We used to think, he’ll never talk alone. But that was before we got the picture. There he is, standing in the middle of nowhere to the southwest of the West Wing, at a mini-podium, next to a mini-table, accompanied by no one, not even the teleprompter twins. And he’s saying something mean about Putin, a repeat actually of what he’d said about Putin three days earlier. So much for the flexibility he said he’d have in dealing with Russia. A change of locations doesn’t count. No doubt he replayed his anti-Putinisms in La La Land yesterday, but the press and cameras weren’t there, so we’ll never know, unless the Russkies let us know themselves.
Even with our leader receding from view, the Democrats had a strong week. The New York Times can take much of the credit. In Wednesday’s editions, it exposed the Putinesque qualities of Gov. Andrew Cuomo. Andy had promised to expose corruption in Albany. But when the commission he created ended up exposing the corruption of Cuomo himself, he put the kibosh on its work. The Times thought that was unbecoming. “It’s my commission,” he responded. “I can’t ‘interfere’ with it, because it is mine. It is controlled by me.” According to the Times, he spent 13 pages of his own saying that. When the dust settles, the Times may have to share its Pulitzer with Cuomo himself.
An unlikely Pulitzerean is Montana Senator pro tem, the Hon. John Walsh. That’s because his masterly prose turned out to belong, as the Times announced yesterday on page 1, to a wide range of analysts and scholars from such unsuspecting institutions as the Carnegie Endowment for International Peace and the Belfer Center at Harvard. The 14-page term paper he needed to write to earn his M.A. seven years ago thus falls under the category of damaged goods and is unlikely to be excerpted in his campaign ads this fall. Will this case of unadulterated plagiarism hurt his candidacy? His first instinct was to blame it on post-Iraq combat fatigue while adding, “I don’t want to blame my mistake on PTSD,” a sure sign he’s more than ready to serve long and hard under Harry Reid.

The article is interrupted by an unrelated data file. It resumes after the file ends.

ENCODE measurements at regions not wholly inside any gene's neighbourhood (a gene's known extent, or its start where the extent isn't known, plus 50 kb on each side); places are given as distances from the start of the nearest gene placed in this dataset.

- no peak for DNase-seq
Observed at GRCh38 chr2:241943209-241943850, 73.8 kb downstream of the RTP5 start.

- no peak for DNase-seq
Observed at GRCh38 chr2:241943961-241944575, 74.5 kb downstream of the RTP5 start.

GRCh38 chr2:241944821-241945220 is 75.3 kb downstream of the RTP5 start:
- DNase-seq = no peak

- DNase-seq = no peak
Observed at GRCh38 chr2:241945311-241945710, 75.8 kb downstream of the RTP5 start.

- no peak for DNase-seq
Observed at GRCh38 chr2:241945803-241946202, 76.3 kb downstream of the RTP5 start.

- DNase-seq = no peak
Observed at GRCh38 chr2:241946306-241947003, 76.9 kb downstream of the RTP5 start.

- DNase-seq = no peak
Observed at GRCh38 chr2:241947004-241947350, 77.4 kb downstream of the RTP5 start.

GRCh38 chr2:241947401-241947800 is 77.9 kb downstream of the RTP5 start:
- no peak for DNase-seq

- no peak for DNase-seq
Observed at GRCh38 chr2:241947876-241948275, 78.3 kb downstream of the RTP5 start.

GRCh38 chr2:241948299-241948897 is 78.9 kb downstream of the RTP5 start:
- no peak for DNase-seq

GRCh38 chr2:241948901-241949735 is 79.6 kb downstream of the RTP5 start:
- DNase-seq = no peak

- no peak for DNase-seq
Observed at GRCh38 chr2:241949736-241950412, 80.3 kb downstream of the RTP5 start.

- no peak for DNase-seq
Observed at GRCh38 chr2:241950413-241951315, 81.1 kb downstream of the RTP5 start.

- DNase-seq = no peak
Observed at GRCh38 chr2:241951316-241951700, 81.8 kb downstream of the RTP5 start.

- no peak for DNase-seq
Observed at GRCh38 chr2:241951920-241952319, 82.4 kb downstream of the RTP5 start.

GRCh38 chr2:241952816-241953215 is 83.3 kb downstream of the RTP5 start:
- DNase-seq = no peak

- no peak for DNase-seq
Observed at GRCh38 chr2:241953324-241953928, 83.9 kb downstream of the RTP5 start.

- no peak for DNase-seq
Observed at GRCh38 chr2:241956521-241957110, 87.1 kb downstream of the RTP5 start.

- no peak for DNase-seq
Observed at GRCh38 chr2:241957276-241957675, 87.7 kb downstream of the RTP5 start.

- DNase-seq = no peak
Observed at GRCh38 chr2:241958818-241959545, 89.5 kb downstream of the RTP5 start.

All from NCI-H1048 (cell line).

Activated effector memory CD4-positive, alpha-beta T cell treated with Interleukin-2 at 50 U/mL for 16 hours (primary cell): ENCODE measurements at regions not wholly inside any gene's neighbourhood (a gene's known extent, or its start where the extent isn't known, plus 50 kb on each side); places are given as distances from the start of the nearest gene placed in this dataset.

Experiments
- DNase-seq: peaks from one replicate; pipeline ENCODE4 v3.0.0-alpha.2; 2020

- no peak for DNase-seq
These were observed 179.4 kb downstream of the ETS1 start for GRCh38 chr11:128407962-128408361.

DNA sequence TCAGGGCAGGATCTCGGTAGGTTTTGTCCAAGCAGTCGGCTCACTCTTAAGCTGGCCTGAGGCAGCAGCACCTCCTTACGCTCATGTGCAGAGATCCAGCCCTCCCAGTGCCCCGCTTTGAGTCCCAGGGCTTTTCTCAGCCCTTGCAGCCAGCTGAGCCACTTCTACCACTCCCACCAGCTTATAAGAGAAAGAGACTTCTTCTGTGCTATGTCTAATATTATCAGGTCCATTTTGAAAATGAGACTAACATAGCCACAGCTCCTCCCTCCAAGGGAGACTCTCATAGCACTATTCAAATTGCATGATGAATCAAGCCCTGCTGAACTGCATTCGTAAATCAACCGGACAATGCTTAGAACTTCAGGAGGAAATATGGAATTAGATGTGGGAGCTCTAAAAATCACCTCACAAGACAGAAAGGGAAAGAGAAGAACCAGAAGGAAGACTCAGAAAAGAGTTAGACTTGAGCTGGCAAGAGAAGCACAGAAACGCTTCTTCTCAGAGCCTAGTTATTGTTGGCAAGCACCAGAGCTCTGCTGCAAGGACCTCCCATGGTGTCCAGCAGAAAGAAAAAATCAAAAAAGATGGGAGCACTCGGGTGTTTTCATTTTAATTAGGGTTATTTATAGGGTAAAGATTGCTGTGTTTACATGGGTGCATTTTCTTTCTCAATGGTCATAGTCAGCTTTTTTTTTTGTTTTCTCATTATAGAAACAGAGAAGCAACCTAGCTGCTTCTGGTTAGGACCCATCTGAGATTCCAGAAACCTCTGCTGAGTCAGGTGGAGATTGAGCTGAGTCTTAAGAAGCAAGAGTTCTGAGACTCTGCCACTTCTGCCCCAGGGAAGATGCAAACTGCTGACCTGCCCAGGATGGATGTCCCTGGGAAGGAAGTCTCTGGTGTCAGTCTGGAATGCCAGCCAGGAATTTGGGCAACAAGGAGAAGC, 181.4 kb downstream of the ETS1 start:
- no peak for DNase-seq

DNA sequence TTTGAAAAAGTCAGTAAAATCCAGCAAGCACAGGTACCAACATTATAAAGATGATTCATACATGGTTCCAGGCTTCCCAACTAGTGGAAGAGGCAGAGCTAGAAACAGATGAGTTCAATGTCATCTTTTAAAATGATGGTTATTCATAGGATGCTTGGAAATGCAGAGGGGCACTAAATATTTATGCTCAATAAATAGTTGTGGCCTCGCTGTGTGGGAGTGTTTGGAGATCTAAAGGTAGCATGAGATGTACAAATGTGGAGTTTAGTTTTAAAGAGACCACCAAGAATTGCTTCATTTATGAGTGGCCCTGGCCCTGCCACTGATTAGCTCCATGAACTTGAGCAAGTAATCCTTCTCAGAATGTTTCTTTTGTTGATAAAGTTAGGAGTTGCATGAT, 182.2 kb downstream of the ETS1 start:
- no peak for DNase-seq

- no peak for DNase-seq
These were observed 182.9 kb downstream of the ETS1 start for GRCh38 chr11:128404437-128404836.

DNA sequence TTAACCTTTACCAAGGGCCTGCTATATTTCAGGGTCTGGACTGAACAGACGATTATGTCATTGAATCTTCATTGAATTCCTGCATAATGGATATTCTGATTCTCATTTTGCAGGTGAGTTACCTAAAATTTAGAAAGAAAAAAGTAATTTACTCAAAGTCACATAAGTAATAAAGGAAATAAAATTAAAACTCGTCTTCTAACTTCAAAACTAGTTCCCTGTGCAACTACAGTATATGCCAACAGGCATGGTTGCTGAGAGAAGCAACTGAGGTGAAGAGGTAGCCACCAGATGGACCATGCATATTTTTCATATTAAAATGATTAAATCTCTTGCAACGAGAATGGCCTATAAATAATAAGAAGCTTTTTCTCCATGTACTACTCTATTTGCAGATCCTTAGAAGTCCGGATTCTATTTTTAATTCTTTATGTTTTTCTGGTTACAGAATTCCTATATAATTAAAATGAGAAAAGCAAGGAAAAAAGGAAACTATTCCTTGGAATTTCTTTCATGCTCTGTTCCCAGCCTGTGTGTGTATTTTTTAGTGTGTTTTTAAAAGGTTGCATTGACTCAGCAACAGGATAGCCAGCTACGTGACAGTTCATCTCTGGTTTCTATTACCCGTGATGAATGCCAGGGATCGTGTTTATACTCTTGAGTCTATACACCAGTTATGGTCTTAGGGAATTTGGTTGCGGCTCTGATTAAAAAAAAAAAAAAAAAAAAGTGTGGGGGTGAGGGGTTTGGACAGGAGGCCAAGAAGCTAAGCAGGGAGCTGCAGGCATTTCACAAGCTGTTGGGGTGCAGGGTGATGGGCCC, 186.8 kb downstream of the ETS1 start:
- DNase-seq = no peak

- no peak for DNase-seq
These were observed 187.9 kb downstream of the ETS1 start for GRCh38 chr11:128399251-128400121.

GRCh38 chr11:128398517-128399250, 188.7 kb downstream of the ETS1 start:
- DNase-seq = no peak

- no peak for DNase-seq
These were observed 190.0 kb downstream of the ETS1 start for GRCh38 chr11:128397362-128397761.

National Democrats say they stand behind Walsh 100 percent. But they’re no longer as gleeful about holding on to Walsh’s seat as they were on hearing late last year that Max Baucus would be leaving it to become Ambassador to China and that Walsh, then Montana’s lieutenant governor, would be named his successor. As the Times put it, well before it was on its current roll, Walsh’s appointment and months of incumbency “could increase the Democrats’ chances of retaining that seat — one seen as crucial to Republicans’ efforts to win back the Senate.”
This was “the first break Democrats have gotten in some time,” it added.
Not everything adds up. In between secretive fundraisers and sticking out his tongue at V.V. Putin, our president found time to play the separatist. Statehood for the District of Columbia? “I’m for it,” he declared when asked about it. So by his count that will leave us with 58 states. The death panel wing of the Democratic coalition is pressuring Justice Ruth Bader Ginsburg to resign from the Supreme Court now, lest her successor be named by the current president’s Republican successor. A culture of death is never confident about its chances. That’s a good sign. So is the vituperative reaction to Tuesday’s circuit court ruling based on an actual reading of the Affordable Care Act. The best reaction could be found in the New Republic — in a reader’s comment:
In 2010, Nancy Pelosi famously claimed that Congress needed to pass Obamacare in order to find out what’s in it. Well, a federal court just read Obamacare and found out what wasn’t in it: tax credit subsidies for federal exchange health plans…
There you have it, a perfect example of the “anti-democratic sabotage,” of which E.J. Dionne accuses the D.C. court in his latest temper tantrum. Folks like him no longer take the meaning of words to mean anything. So let’s say we name E.J. Enemy of the Week. He’ll say we’re defying the will of Congress and denying millions of Americans desperately needed health insurance. As if an EOW prize could ever diminish his status. We look forward to his defense of Sen. John Walsh.